8 books to kickstart your adoption of Lean Software Development


Lean Software Development

This is the book you must absolutely read. It covers succinctly the basic principles of Lean Software, and directly how to implement them. It identifies and covers in depth seven fundamental lean principles: Eliminate Waste, Amplify Learning, Decide as Late as Possible, Deliver as Fast as Possible, Empower the Team, Build Integrity In and Seeing The Whole.

"Lean Software Development helps you refocus development on value, flow and people- so you can achieve breakthrough quality, savings, speed and business alignment."

Implementing Lean Software Development

Implementing Lean Software Development

Effectively Lean Software Development Volume 2. This book picks up where the last one left off. It adds depth, clarity and a breadth of examples.

"You'll discover the right questions to ask, the key issues to focus on, and techniques proven to work."

Bonus Points: The author, Mary Poppendieck, gave a google tech talk: Competing on the Basis of Speed

One hour of solid gold." - AgileGameDevelopment.com

Lean Thinking

Lean Thinking : Banish Waste and Create Wealth in Your Corporation

While not being explicitly about software, this is the book where I finally grokked Lean Software. The analogies to Software are obvious, and this book taught me more about making the transition to lean processes than any other book on this list. It's full of case studies about the exact steps companies used to transition from batch (waterfall) processes into Lean processes.

"In contrast with the crash and burn performance of companies trumpeted by business gurus in the 1990s, the firms profiled in Lean Thinking - from tiny Lantech to mid-sized Wiremold to niche producer Porsche to gigantic Pratt & Whitney - have prospered, largely unnoticed, along a steady upward path through the market turbulence of the nineties. Meanwhile Toyota has set its sights on the leadership of the global motor industry."

Toyota Production System

Toyota Production System: Beyond Large-Scale Production

This was the book that introduced the world to Lean, before it was called Lean. Not only does it introduce the theory in abstract, it also gives detailed explanations for some of the practices in Lean Software. The best example of this is the Five Whys root cause analysis; you simply state the failure or defect, and then ask why five times over. This ensures that you don't solve a low level symptom of a higher level problem, when you could solve the higher level problem; thus dissolving the low level symptom.

"The most important objective of the Toyota system has been to increase production efficiency by consistently and thoroughly eliminating waste."

The Goal: A Process of Ongoing Improvement

The Goal: A Process of Ongoing Improvement

A truly unique narrative about a fictional manufacturing plant. This book explains the Theory of Constraints, a theory which fits into the Lean mindset perfectly. A fascinating example of how to use a book to teach via the Socratic method. A quick read, so it's high ROI!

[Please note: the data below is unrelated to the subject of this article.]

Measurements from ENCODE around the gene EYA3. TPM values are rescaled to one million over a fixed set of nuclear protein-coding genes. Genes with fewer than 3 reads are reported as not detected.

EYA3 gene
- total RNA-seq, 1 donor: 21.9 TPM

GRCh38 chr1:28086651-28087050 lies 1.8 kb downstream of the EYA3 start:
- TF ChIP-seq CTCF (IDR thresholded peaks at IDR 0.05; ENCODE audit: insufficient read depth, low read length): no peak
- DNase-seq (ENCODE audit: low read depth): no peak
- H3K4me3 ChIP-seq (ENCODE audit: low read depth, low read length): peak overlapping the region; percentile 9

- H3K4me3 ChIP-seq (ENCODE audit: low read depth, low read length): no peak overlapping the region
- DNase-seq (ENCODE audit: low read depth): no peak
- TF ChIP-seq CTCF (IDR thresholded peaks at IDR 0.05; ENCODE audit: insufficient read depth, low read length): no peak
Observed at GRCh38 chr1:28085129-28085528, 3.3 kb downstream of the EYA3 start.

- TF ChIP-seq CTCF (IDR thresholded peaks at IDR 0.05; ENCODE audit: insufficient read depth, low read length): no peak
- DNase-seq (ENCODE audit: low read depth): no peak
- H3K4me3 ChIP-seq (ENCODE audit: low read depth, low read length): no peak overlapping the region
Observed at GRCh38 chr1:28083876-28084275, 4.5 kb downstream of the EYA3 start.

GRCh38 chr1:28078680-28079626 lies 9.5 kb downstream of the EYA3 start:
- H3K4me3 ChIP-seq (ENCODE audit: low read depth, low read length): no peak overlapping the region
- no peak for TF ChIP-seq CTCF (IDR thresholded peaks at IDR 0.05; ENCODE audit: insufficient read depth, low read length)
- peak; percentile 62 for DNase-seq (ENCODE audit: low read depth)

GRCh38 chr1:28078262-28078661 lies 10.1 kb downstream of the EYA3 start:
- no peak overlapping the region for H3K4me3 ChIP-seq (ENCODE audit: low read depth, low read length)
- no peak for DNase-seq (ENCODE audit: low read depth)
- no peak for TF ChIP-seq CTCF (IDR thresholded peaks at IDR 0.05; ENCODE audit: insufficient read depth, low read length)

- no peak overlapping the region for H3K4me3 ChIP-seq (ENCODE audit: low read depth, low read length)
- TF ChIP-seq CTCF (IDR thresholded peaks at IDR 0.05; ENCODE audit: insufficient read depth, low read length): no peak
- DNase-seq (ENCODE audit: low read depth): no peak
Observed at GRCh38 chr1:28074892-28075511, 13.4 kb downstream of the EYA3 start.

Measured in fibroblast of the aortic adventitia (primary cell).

"It's about people trying to understand what makes their world tick so that they can make it better."

Working Effectively with Legacy Code

Working Effectively with Legacy Code

Forget the title. PLEASE. Terrible title. Commonly referred to as just "Working Effectively. The first pages of the book redefine "Legacy" to mean "Code without tests." This book is about taking existing code that has no tests, and incrementally adding test coverage, all the while delivering value to customers. This is how you solve the "This code is crap" problem without going through the full rewrite song/dance/failure.

"Is your code easy to change? Can you get nearly instantaneous feedback when you do change it? Do you understand it? If the answer to any of these questions is no, you have legace code, and it is draining time and money away from your development efforts."

Test-Driven Development

Test Driven Development

TDD is practically a requirement for keeping up development velocity, a fundamental requirement of Lean Software. This is the classic TDD book. Unfortunately it's not the best introduction, because it appears deceptively obvious until you actually get Test Driven Development. If you're already practicing and have bought into TDD then read this book to really hone your skills and intuition.

"By driving development with automated tests and then eliminating duplication, any developer can write reliable, bug-free code no matter what its level of complexity. Moreover, TDD encourages programmers to learn quickly, communicate more clearly, and seek out constructive feedback."

Extreme Programming Explained

XP Explained

This book lays out the fundamentals of Agile Software Development, which is effectively a subset of Lean Software Development. This is walk-before-you-run territory: if agile is still a foreign concept, start here instead of Lean Software.

"Every team can improve. Every team can begin improving today. Improvement is possible- beyond what we can currently imagine. Extreme Programming Explained, Second Edition, offers ideas to fuel your improvement for years to come."
2009 Feb 17
Timothy Fitz
comments powered by Disqus